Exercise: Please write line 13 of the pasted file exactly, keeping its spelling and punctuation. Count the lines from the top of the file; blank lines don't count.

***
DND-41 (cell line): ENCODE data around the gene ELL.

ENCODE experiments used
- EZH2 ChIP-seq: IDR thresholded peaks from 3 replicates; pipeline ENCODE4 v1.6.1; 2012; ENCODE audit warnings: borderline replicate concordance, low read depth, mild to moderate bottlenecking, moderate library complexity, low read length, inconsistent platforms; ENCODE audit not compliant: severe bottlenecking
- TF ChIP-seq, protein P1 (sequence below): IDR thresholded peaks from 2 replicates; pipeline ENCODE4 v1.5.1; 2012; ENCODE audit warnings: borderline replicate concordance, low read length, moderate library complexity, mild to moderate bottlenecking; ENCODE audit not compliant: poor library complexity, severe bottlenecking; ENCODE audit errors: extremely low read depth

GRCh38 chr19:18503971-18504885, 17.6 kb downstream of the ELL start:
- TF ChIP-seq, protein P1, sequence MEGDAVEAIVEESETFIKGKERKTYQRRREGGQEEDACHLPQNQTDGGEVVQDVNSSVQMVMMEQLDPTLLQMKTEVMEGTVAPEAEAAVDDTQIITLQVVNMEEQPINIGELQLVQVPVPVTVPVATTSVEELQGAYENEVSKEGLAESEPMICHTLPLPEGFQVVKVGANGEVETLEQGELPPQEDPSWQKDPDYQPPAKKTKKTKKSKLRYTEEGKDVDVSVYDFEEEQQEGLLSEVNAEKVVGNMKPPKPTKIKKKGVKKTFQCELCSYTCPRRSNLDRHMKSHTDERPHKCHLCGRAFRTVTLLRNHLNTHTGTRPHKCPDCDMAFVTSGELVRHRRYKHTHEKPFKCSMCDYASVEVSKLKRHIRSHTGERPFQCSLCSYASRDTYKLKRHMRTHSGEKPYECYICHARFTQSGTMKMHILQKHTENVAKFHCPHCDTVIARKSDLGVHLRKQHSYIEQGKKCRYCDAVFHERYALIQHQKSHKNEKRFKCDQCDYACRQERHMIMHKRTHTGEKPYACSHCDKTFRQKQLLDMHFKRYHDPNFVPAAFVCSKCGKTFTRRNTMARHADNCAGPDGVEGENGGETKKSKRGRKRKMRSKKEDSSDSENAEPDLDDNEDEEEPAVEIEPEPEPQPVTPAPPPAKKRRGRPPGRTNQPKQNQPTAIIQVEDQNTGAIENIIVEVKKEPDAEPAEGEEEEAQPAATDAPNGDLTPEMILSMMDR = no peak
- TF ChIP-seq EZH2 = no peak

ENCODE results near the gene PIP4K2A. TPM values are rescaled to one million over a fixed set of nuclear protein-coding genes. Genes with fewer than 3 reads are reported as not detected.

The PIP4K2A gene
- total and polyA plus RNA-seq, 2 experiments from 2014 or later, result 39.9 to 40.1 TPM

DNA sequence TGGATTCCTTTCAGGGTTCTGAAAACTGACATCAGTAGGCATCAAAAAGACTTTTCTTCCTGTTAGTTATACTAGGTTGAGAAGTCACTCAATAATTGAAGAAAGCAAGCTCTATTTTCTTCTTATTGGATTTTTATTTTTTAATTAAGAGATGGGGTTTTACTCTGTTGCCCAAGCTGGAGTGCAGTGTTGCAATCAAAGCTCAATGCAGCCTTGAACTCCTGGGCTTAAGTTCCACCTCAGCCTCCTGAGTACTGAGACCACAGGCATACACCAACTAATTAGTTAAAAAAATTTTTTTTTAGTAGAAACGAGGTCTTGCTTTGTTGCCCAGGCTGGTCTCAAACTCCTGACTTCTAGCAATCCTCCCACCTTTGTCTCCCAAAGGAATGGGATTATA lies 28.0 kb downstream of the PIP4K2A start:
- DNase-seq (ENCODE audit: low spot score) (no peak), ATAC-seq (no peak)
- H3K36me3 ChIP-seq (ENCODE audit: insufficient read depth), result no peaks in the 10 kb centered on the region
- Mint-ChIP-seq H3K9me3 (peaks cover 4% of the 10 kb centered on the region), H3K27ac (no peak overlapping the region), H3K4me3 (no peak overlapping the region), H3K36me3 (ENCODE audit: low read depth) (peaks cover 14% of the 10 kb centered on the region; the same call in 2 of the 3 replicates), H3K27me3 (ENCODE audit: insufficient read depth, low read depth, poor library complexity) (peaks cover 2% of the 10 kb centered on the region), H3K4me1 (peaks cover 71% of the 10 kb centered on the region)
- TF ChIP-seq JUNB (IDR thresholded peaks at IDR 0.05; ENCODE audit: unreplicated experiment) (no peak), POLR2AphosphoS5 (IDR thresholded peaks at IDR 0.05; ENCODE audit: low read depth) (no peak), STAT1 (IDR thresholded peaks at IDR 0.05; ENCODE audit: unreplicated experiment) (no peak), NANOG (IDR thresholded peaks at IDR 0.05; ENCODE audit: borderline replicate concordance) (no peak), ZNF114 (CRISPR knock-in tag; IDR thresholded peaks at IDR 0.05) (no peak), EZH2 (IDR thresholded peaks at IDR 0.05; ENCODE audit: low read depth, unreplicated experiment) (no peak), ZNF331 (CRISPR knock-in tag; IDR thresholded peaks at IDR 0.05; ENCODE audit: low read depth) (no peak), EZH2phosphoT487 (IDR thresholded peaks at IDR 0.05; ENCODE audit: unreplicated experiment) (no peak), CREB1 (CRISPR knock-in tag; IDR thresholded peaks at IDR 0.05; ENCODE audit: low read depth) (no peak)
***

- H3K36me3 ChIP-seq (ENCODE audit: insufficient read depth), result no peaks in the 10 kb centered on the region